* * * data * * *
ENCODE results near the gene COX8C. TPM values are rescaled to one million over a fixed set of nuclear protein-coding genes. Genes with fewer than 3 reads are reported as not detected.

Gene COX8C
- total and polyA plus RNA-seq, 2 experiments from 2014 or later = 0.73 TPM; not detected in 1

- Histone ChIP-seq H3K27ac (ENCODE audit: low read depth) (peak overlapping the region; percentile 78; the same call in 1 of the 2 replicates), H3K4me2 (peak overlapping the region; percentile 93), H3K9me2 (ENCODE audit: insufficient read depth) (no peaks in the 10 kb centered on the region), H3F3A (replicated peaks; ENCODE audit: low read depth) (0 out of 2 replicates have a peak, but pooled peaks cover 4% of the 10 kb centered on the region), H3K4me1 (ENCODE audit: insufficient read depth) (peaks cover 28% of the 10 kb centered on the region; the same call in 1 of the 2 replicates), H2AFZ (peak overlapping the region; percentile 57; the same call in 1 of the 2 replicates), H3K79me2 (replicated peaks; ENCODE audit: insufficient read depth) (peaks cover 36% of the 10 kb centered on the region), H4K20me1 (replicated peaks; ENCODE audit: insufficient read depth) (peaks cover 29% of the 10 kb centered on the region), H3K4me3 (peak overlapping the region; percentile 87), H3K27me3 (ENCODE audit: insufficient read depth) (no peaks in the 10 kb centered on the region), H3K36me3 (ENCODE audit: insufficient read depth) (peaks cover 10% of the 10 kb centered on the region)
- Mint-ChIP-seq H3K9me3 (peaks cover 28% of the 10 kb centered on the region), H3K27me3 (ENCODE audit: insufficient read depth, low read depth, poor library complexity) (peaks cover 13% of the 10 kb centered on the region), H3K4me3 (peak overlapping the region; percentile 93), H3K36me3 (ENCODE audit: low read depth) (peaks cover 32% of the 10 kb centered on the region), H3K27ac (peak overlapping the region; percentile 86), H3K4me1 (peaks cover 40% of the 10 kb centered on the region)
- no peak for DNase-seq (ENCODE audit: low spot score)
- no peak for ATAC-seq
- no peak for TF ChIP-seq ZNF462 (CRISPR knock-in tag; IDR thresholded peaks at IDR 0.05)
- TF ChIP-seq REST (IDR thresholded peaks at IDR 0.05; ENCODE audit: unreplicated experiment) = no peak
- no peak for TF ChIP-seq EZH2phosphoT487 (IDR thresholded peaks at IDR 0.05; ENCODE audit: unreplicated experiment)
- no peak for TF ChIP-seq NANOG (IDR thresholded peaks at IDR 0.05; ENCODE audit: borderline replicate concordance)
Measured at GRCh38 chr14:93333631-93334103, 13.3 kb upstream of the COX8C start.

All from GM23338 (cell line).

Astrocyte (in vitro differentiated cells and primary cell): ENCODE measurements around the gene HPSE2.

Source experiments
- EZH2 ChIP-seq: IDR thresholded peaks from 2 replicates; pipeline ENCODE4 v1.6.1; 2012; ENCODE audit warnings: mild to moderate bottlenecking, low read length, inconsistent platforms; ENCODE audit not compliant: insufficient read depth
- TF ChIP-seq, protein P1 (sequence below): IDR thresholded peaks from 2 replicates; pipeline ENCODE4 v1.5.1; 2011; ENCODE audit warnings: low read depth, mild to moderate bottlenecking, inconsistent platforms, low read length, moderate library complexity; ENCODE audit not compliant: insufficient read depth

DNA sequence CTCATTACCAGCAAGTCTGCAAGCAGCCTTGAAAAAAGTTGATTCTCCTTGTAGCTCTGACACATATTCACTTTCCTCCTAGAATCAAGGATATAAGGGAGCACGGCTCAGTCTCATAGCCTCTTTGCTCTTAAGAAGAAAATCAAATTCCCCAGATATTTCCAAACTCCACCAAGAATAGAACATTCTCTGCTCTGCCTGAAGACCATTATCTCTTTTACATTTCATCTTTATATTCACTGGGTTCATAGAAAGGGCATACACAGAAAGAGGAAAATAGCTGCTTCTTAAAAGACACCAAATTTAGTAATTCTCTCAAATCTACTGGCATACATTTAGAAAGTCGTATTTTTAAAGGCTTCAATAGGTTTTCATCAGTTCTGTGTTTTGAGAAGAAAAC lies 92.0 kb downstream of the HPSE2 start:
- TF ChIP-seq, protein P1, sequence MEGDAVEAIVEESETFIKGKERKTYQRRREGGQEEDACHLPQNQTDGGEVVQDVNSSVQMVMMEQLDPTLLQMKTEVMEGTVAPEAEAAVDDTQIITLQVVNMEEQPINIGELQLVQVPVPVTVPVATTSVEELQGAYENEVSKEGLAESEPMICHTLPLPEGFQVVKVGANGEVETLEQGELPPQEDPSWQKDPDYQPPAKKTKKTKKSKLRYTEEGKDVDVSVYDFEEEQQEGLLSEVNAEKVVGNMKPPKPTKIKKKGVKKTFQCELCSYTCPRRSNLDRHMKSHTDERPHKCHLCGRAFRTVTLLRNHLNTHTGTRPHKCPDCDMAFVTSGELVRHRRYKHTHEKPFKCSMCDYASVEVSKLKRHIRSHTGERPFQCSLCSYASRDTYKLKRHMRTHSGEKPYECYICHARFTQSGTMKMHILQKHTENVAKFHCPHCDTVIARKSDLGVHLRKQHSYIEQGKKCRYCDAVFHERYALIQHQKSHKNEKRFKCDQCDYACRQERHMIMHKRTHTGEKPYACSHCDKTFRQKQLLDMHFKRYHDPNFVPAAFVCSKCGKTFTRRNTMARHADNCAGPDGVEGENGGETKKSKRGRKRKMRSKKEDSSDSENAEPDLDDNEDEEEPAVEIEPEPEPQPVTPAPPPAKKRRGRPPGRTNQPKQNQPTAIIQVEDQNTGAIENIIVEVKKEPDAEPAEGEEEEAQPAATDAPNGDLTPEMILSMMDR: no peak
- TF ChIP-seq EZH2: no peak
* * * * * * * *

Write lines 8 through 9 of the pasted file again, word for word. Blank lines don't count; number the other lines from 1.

- no peak for TF ChIP-seq ZNF462 (CRISPR knock-in tag; IDR thresholded peaks at IDR 0.05)
- TF ChIP-seq REST (IDR thresholded peaks at IDR 0.05; ENCODE audit: unreplicated experiment) = no peak